Do you know how to prepare for and survive a major earthquake? According to Department of Conservation scientists, it will be critical to have the right answer to that question somewhere in California sometime in the coming years.
Many people think having bottled water on hand is a good idea. That’s true, as long as you have enough. Many are certain that standing in a doorway during the shaking is a good idea. That’s false, unless you live in an unreinforced adode structure; otherwise, you're more likely to be hurt by the door swinging wildly in a doorway or trampled by people trying to hurry outside if you’re in a public place.
How to be Prepared
Electricity, water, gas and telephones may not be working after an earthquake. The police and fire departments are likely to be tied up. You should be prepared to fend for yourself for at least three days, preferably for a week.
You'll need food and water (a gallon a day per person); a first aid kit; a fire extinguisher suitable for all types of fires; flashlights; a portable radio; extra batteries, blankets, clothes, shoes and money (ATMs may not work); medication; an adjustable or pipe wrench to turn off gas or water, if necessary; baby and pet food; and an alternate cooking source (barbecue or camp stove). This list can also be applied to other disasters, such as floods or wildfires.
It’s also a good idea to decide beforehand how and where your family will reunite if separated during a quake and to conduct in-home practice drills. You might choose an out-of-the-area friend or relative that family members can call to check on you.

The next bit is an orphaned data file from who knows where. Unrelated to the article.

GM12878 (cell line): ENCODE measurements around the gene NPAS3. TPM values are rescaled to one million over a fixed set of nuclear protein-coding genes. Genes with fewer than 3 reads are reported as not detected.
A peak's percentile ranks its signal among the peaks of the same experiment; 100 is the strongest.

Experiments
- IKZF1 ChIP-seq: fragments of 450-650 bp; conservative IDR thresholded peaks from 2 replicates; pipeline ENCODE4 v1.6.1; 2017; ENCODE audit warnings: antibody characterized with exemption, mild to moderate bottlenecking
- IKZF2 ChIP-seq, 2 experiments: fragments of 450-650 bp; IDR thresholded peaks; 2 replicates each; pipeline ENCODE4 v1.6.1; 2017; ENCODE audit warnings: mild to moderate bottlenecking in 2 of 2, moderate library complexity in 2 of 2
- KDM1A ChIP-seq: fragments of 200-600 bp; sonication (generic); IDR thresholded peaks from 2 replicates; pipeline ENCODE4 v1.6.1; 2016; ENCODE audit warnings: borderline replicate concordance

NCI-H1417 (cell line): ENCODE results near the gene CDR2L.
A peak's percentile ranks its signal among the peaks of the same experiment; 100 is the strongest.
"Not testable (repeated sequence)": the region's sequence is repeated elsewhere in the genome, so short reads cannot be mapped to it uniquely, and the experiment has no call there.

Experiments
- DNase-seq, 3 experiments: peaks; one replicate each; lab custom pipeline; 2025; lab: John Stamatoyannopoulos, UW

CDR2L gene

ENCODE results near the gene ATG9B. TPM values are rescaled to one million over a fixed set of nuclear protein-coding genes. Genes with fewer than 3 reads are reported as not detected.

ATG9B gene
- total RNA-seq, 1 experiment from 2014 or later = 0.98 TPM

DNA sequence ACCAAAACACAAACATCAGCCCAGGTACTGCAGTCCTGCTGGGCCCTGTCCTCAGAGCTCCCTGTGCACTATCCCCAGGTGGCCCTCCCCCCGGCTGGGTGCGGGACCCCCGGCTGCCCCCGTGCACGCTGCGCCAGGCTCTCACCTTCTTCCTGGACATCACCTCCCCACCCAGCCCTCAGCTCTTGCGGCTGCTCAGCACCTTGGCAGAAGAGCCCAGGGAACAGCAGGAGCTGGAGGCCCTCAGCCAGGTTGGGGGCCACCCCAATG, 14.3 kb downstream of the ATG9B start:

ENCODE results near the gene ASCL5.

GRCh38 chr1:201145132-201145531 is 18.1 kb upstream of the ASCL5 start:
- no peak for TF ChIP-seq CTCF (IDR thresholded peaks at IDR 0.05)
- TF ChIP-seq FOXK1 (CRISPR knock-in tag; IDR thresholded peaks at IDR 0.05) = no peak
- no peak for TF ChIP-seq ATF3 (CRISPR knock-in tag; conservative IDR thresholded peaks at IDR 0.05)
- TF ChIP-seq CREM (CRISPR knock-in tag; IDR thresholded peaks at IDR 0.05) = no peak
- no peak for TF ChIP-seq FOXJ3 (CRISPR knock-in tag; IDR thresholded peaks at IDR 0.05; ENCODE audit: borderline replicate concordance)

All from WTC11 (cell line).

Securing water heaters, major appliances and tall, heavy furniture to prevent them from toppling are prudent steps. So, too, are storing hazardous or flammable liquids, heavy objects and breakables on low shelves or in secure cabinets.
Discuss earthquake insurance with your agent. Depending on your financial situation and the value of your home, it may be worthwhile.
During an Earthquake
If you're indoors, stay there. Get under -- and hold onto --a desk or table, or stand against an interior wall. Stay clear of exterior walls, glass, heavy furniture, fireplaces and appliances. The kitchen is a particularly dangerous spot. If you’re in an office building, stay away from windows and outside walls and do not use the elevator.
If you're outside, get into the open. Stay clear of buildings, power lines or anything else that could fall on you.
If you're driving, move the car out of traffic and stop. Avoid parking under or on bridges or overpasses. Try to get clear of trees, light posts, signs and power lines. When you resume driving, watch out for road hazards.
If you're in a mountainous area, beware of the potential for landslides. Likewise, if you're near the ocean, be aware that tsunamis are associated with large earthquakes. Get to high ground.
If you’re in a crowded public place, avoid panicking and do not rush for the exit. Stay low and cover your head and neck with your hands and arms.
After an Earthquake
Check for fire or fire hazards. If you smell gas, shut off the main gas valve. If there's evidence of damage to electrical wiring, shut off the power at the control box.
If the phone is working, only use it in case of emergency. Likewise, avoid driving if possible to keep the streets clear for emergency vehicles.
Be aware that items may fall out of cupboards or closets when the door is opened, and also that chimneys can be weakened and fall with a touch. Check for cracks and damage to the roof and foundation of your home.
Listen to the radio for important information and instructions. Remember that aftershocks, sometimes large enough to cause damage in their own right, generally follow large quakes.
If you leave home, leave a message telling friends and family your location.